Schumer to Trump: Future infrastructure bill must combat climate change

Senate Minority Leader Charles Schumer (D-N.Y.) warned President TrumpDonald John TrumpHR McMaster says president's policy to withdraw troops from Afghanistan is 'unwise' Cast of 'Parks and Rec' reunite for virtual town hall to address Wisconsin voters Biden says Trump should step down over coronavirus response MORE on Friday that any future infrastructure bill he wants to see in the new year “must” transition the U.S. toward renewable energy use.

In the letter, Schumer referred to the administration’s own national climate report released in late November as reasons why swift action to stop climate change must be implemented.

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“It is crucial that we immediately enact legislation to combat climate change and create millions of jobs. Therefore, any clean infrastructure package considered in 2019 must include policies and funding to transition to a clean energy economy and mitigate risks that the United States is already facing due to climate change,” the top Senate Democrat wrote.

Schumer’s request comes as the Senate likely faces a focus of an infrastructure bill early next year. Trump has been calling for a comprehensive infrastructure package since the start of his presidency, but so far has not accomplished much. In the past, he's called for $1.5 trillion in new spending on infrastructure.

Infrastructure is one area where Senate Democrats are hoping they can weave in important measures to thwart climate change, such as improvements to the electrical grid system, shifting incentives toward renewable energy use and creation of more car charging stations.

Schumer pushed many of the measures as a way to boost the economy, writing that they can create “millions” of jobs.

Measures he suggested could make their way into a future infrastructure package include tax incentives for energy efficiency in homes and businesses and for using electric cars; a heavy investment in smart grid technology; increased federal investment in carbon capture and energy reduction technologies; funding to increase building resiliency against storms; and an investment in maintenance backlogs on public land.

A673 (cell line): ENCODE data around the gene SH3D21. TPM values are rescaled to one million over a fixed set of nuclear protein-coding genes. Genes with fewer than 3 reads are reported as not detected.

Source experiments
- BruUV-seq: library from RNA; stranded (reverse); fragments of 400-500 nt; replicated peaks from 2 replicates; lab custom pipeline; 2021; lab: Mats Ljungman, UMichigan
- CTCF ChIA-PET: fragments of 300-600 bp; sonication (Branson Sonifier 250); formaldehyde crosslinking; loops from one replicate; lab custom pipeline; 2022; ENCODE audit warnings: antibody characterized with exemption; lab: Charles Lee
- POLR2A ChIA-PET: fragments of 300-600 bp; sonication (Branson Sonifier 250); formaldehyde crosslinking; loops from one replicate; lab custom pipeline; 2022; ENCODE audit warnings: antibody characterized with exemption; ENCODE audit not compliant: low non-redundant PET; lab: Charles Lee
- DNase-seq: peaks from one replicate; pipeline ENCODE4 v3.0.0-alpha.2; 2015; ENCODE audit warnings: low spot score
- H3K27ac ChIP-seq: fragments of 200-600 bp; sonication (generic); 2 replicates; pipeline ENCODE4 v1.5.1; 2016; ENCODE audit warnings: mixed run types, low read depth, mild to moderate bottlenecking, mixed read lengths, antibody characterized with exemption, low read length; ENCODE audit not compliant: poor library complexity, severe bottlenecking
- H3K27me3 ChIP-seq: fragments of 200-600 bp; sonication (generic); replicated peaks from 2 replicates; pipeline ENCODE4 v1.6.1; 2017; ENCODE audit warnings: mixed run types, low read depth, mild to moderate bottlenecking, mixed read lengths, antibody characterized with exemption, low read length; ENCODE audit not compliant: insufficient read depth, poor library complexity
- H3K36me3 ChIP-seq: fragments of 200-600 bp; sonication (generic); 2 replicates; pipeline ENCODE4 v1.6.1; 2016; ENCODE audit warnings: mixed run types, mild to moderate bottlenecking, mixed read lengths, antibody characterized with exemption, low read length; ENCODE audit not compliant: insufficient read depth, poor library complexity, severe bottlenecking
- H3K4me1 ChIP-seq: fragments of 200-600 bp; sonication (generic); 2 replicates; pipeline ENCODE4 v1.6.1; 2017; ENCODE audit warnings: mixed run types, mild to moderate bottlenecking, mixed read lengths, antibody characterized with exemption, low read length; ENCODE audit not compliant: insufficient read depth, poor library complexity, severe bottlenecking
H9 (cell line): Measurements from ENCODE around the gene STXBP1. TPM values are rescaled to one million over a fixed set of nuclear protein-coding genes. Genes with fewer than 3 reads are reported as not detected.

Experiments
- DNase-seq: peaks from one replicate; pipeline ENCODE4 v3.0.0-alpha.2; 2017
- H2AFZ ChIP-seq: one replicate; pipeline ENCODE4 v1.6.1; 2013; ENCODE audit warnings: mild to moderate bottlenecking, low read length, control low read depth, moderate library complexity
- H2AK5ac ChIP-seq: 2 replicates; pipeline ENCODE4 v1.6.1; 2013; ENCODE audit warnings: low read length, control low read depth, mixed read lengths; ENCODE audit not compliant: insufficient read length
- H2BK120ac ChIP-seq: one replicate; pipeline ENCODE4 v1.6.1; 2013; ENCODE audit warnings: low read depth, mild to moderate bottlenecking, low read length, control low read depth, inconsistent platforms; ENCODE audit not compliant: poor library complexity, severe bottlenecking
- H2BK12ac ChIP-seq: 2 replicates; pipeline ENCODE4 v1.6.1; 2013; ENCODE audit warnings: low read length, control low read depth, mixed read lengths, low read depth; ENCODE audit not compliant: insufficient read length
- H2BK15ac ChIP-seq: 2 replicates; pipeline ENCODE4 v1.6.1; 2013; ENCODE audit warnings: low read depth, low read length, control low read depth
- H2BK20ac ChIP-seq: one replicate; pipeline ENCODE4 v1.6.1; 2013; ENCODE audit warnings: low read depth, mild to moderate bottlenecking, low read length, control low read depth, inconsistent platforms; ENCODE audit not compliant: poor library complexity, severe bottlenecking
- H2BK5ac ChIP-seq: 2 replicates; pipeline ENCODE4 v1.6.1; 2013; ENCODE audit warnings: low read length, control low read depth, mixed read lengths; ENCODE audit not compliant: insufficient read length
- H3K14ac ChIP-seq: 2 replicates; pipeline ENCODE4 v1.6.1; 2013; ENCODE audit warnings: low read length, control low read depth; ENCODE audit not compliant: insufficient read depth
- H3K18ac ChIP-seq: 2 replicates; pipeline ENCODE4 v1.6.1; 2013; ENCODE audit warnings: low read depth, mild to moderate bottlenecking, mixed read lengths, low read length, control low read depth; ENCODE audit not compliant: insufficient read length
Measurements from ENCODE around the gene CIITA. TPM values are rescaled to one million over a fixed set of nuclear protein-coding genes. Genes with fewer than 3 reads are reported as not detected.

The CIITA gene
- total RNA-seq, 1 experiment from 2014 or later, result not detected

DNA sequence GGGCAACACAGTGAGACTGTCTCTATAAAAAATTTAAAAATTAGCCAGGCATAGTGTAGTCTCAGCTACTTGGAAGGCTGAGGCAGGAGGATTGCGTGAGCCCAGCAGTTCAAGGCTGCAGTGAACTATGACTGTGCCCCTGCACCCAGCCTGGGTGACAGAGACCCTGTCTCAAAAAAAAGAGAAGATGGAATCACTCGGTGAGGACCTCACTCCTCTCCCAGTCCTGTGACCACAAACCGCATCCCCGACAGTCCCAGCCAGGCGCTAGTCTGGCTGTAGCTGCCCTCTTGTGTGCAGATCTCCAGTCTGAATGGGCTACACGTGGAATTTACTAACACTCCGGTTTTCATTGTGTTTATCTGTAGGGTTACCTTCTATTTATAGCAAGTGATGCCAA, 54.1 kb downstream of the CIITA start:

“The Challenge is immense, but so is the opportunity to revitalize and modernize our infrastructure, create new jobs and economic opportunities, and position the United States as a leader in clean energy innovation,” Schumer wrote, adding that the U.S. must transition toward 100 percent renewable energy use.

“A single infrastructure bill will not solve our climate problem in its entirety, but it is an important first step,” he wrote.

In tandem with the letter to Trump, Schumer published an op-ed in The Washington Post on Thursday vowing there will be “no deal” for infrastructure without the climate element.

Schumer’s plea comes as the minority leader faces criticism over the likely appointment of Sen. Joe ManchinJoseph (Joe) ManchinBiden promises Democratic senators help in battleground states Senate leaders quash talk of rank-and-file COVID-19 deal OVERNIGHT ENERGY: House Democrats tee up vote on climate-focused energy bill next week | EPA reappoints controversial leader to air quality advisory committee | Coronavirus creates delay in Pentagon research for alternative to 'forever chemicals' MORE (W.Va.) as the top Democrat on the Senate Energy and Natural Resources Committee. Progressives and environmentalists are calling on Schumer to overlook Manchin’s seniority and fill the position with a senator who does not support the fossil fuel industry — an action that is looking increasingly unlikely.

House Democrats, who in January will retake control, are also pushing a goal of 100 percent clean energy use. An effort, lead by Rep.-elect Alexandria Ocasio-CortezAlexandria Ocasio-CortezWhy Democrats must confront extreme left wing incitement to violence The Hill Interview: Jerry Brown on climate disasters, COVID-19 and Biden's 'Rooseveltian moment' House Democrats postpone vote on marijuana decriminalization bill MORE, called the Green New Deal would establish a House select committee to focus primarily on initiatives to get the country closer to full green energy use.